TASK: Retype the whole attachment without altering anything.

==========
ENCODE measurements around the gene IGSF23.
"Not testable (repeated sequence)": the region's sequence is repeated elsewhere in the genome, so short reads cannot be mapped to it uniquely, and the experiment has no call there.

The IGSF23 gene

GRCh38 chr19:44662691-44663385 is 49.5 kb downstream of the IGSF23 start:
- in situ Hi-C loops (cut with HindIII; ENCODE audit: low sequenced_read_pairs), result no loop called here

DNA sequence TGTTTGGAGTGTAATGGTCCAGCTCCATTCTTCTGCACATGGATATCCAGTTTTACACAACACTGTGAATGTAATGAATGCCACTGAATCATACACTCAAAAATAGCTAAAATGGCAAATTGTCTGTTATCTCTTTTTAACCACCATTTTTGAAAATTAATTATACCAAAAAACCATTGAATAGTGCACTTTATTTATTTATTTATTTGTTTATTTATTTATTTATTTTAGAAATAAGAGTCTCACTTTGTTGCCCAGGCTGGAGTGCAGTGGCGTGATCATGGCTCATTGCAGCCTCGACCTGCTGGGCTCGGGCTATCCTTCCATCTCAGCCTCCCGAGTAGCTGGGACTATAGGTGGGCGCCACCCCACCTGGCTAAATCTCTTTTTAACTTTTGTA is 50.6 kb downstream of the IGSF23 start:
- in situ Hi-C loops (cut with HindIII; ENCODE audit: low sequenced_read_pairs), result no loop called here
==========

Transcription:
ENCODE measurements around the gene IGSF23.
"Not testable (repeated sequence)": the region's sequence is repeated elsewhere in the genome, so short reads cannot be mapped to it uniquely, and the experiment has no call there.

The IGSF23 gene

GRCh38 chr19:44662691-44663385 is 49.5 kb downstream of the IGSF23 start:
- in situ Hi-C loops (cut with HindIII; ENCODE audit: low sequenced_read_pairs), result no loop called here

DNA sequence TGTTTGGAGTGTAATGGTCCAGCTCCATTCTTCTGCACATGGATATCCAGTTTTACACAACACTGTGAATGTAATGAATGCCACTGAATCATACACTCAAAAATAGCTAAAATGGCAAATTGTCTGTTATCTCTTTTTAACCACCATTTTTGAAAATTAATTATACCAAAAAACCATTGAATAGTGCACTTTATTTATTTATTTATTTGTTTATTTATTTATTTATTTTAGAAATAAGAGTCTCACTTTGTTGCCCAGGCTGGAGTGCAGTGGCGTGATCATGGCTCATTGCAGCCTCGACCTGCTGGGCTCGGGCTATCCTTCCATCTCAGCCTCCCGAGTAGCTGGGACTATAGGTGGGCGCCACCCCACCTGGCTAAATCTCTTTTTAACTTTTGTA is 50.6 kb downstream of the IGSF23 start:
- in situ Hi-C loops (cut with HindIII; ENCODE audit: low sequenced_read_pairs), result no loop called here